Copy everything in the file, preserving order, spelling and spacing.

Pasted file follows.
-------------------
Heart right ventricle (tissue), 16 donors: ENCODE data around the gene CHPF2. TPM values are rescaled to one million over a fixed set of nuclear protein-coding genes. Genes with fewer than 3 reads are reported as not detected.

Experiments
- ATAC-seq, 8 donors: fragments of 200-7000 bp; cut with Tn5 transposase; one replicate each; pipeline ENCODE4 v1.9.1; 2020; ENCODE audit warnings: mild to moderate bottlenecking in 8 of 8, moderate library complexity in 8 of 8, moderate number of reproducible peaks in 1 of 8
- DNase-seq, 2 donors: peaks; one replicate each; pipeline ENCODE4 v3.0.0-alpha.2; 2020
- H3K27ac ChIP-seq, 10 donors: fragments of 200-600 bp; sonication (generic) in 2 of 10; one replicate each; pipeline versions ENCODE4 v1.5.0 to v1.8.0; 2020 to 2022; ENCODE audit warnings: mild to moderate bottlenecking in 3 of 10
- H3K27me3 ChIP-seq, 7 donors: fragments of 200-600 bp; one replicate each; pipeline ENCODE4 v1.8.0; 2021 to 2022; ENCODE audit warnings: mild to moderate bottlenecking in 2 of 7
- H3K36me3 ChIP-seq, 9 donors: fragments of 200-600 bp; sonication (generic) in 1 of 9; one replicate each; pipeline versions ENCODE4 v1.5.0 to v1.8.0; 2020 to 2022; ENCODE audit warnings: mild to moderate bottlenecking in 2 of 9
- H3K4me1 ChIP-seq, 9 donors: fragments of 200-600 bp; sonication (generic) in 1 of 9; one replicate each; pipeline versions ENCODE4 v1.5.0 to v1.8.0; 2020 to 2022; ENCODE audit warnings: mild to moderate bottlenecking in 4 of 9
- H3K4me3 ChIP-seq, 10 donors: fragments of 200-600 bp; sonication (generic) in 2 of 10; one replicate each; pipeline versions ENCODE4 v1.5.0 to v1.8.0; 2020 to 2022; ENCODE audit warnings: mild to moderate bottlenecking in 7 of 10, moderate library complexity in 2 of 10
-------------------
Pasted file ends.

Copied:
Heart right ventricle (tissue), 16 donors: ENCODE data around the gene CHPF2. TPM values are rescaled to one million over a fixed set of nuclear protein-coding genes. Genes with fewer than 3 reads are reported as not detected.

Experiments
- ATAC-seq, 8 donors: fragments of 200-7000 bp; cut with Tn5 transposase; one replicate each; pipeline ENCODE4 v1.9.1; 2020; ENCODE audit warnings: mild to moderate bottlenecking in 8 of 8, moderate library complexity in 8 of 8, moderate number of reproducible peaks in 1 of 8
- DNase-seq, 2 donors: peaks; one replicate each; pipeline ENCODE4 v3.0.0-alpha.2; 2020
- H3K27ac ChIP-seq, 10 donors: fragments of 200-600 bp; sonication (generic) in 2 of 10; one replicate each; pipeline versions ENCODE4 v1.5.0 to v1.8.0; 2020 to 2022; ENCODE audit warnings: mild to moderate bottlenecking in 3 of 10
- H3K27me3 ChIP-seq, 7 donors: fragments of 200-600 bp; one replicate each; pipeline ENCODE4 v1.8.0; 2021 to 2022; ENCODE audit warnings: mild to moderate bottlenecking in 2 of 7
- H3K36me3 ChIP-seq, 9 donors: fragments of 200-600 bp; sonication (generic) in 1 of 9; one replicate each; pipeline versions ENCODE4 v1.5.0 to v1.8.0; 2020 to 2022; ENCODE audit warnings: mild to moderate bottlenecking in 2 of 9
- H3K4me1 ChIP-seq, 9 donors: fragments of 200-600 bp; sonication (generic) in 1 of 9; one replicate each; pipeline versions ENCODE4 v1.5.0 to v1.8.0; 2020 to 2022; ENCODE audit warnings: mild to moderate bottlenecking in 4 of 9
- H3K4me3 ChIP-seq, 10 donors: fragments of 200-600 bp; sonication (generic) in 2 of 10; one replicate each; pipeline versions ENCODE4 v1.5.0 to v1.8.0; 2020 to 2022; ENCODE audit warnings: mild to moderate bottlenecking in 7 of 10, moderate library complexity in 2 of 10